We are all in the gutter, but some of us are looking at the stars. Oscar Wilde.
For some people the cup is half full, for some half empty, and some folks don't seem to have a cup at all. These are the people who generally can't find anything good to say about any person or situation. If it's not too hot, it's too cold, or too dry, or too humid. Other people are too fat, too lazy, too eager, too smart.
Seeing the worst in people or situations comes effortlessly and naturally to these folks, who will claim, if questioned, that they are only being honest. Ironically, that “honesty” does not seem to translate into a frank estimation of their own behaviour.
Pessimistic people frequently seem misanthropic as well. How else does one explain the tendency to point out other people's faults and failings so rapidly, consistently and with such acerbity? Jean-Paul Sartre said “Hell is other people” to describe the characteristic lack of self-awareness of these people who will gleefully point out other people's faults whilst not recognising their own.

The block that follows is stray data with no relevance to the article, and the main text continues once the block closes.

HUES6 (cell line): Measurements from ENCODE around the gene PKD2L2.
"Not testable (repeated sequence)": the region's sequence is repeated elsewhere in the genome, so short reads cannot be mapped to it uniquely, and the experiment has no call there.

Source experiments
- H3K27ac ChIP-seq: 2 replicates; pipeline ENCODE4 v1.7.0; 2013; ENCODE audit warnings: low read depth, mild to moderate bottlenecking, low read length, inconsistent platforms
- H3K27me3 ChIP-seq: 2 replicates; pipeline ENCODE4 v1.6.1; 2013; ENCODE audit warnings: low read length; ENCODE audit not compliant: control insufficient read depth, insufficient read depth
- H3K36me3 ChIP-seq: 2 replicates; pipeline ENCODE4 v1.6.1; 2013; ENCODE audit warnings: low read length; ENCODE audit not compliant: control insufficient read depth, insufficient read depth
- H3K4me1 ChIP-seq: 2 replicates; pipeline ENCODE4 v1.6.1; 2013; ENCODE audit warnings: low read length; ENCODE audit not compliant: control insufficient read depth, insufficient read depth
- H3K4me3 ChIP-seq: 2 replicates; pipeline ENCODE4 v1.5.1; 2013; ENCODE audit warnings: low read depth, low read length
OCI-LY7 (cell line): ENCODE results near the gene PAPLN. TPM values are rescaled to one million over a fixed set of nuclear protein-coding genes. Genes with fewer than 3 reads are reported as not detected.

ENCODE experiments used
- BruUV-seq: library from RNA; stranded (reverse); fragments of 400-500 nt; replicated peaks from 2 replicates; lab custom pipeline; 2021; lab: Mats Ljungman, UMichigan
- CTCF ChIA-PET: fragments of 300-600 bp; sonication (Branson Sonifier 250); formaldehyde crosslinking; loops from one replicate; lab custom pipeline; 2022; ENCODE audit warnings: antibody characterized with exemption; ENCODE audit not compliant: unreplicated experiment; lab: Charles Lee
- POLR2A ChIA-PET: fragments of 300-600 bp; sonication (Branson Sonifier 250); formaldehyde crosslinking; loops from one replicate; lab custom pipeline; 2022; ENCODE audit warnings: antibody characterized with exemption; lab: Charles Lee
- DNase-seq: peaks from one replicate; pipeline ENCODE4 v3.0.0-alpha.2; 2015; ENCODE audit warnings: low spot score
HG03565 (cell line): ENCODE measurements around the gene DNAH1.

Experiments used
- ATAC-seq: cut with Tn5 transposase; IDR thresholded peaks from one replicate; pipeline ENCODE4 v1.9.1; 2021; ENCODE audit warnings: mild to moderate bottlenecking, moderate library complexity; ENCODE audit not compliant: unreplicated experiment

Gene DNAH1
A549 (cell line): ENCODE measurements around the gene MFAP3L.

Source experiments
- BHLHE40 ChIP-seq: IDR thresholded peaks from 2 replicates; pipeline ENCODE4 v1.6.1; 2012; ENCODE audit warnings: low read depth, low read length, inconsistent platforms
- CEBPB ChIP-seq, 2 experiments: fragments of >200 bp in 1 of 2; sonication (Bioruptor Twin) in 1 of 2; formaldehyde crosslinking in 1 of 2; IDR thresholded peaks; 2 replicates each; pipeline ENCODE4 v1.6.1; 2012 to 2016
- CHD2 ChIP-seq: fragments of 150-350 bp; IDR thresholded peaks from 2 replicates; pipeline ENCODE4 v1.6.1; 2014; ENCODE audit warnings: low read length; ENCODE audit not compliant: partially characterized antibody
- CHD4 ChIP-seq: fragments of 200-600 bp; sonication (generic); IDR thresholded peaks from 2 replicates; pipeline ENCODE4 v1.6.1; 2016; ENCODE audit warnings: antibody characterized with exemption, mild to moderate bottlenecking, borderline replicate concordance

Research psychologists claim that there are some benefits to being a pessimist – providing, of course, that the pessimism is not so deep as to paralyse all action. Apparently, pessimists are less likely to continue gambling when they are losing money than optimists, and are more likely to avoid feeling disappointed when things did not turn out as well as they hoped.
Research, however, is one thing, practicality is another. No-one wants to spend time with a pessimist. Pessimists drag you down to their level – where everything that can go wrong will, where everyone is a disappointment, where life is miserable, and the only thing that makes it less miserable is gloating over other people's mistakes.
If I have to lay in the gutter, I'd sure as hell rather look up at the stars, than down at the rats even if I do risk some future disappointment.
Woronora River view from my walk today